Employees at Oklahoma nursing homes for veterans work long shifts, with little pay and little guidance, contributing to serious problems with patient care, according to a state audit released Wednesday.
Recent problems include the scalding death of a veteran housed at a long-term care center in Claremore.
The audit said the Veterans Affairs Department shows a general lack of support for employees and said the department's oversight board hasn't performed well.
“These deficiencies in essential services hardly seem a suitable way to repay those who have sacrificed to protect the rest of us and will likely spend the remainder of their lives in such conditions,” said Gary Jones, state auditor & inspector.
Gov. Mary Fallin requested the department's operations and finances be audited in August amid reports of abuse and mistreatment at some of its seven nursing centers.
On Wednesday, she called the report's findings “unacceptable” and “disturbing” and asked state lawmakers to give the governor's office full authority to appoint the department's executive director, currently chosen by the War Veterans Commission.
Fallin replaced all but one member of the commission in May 2012, and the commission hired John McReynolds to replace outgoing executive director Martha Spear in December.
Fallin also called on the commission to reflect more accurately the makeup of the state's veterans.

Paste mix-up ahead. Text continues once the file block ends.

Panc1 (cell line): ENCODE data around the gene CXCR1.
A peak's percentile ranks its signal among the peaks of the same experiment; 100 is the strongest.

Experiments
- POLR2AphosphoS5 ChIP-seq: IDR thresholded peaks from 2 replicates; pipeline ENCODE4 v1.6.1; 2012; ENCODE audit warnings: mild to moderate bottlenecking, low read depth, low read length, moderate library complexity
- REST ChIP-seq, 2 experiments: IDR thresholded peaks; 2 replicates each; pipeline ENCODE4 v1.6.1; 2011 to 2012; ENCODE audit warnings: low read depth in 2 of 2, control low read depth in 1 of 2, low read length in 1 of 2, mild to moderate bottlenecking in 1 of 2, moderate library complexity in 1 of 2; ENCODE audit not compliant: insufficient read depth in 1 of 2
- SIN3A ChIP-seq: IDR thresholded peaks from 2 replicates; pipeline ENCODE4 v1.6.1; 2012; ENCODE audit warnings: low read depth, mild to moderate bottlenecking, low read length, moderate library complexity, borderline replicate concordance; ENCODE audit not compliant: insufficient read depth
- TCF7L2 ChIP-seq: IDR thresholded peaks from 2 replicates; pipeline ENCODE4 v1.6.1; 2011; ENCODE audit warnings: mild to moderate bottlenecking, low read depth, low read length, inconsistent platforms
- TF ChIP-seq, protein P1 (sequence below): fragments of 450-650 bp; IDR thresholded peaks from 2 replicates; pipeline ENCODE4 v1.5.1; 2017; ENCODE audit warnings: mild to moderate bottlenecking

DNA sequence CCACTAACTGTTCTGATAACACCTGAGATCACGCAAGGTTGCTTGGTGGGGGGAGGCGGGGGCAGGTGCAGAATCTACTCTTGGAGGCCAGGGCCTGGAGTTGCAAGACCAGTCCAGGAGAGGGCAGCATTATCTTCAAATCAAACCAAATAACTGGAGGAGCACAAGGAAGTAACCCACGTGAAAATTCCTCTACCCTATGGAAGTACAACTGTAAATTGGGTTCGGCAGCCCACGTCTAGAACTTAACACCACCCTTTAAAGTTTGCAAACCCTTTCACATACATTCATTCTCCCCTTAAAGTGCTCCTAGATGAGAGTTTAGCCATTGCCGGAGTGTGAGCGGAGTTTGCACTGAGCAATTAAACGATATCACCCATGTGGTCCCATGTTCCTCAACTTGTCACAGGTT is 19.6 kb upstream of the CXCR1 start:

“It is my hope these issues can be addressed in the future as part of a rethinking of how the ODVA does business and delivers its services to veterans,” Fallin said.
The Claremore death last May, plus allegations of sexual abuse against an employee at the Ardmore center later in the year, were among several incidents discussed in a recent legislative study of the department, said Sen. Frank Simpson.
The Ardmore Republican said Wednesday's audit report reinforced many of his concerns.
“The employee who has the most impact on the quality of care is the lowest paid person in the center,” Simpson said. “We've got to look at a program where we get the pay more comparable to the expectations and responsibilities of the job.”
The department's budget was reduced by almost 10 percent from 2010 to 2012, and some nursing center employees are paid 41 percent less than their counterparts in other states, according to the report.
The report also cites inconsistent training, a disregard for staff input by administrators and a decentralized structure as fundamental problems in the department's operations.
Commission members “neither appear fully aware of their own governance responsibility or conscious of their own deficiencies,” according to the report.
The problems create an environment at the nursing centers that could lead to simple errors, like forgetting to change bedsheets, to more serious issues like failing to properly investigate abuse complaints, according to the report.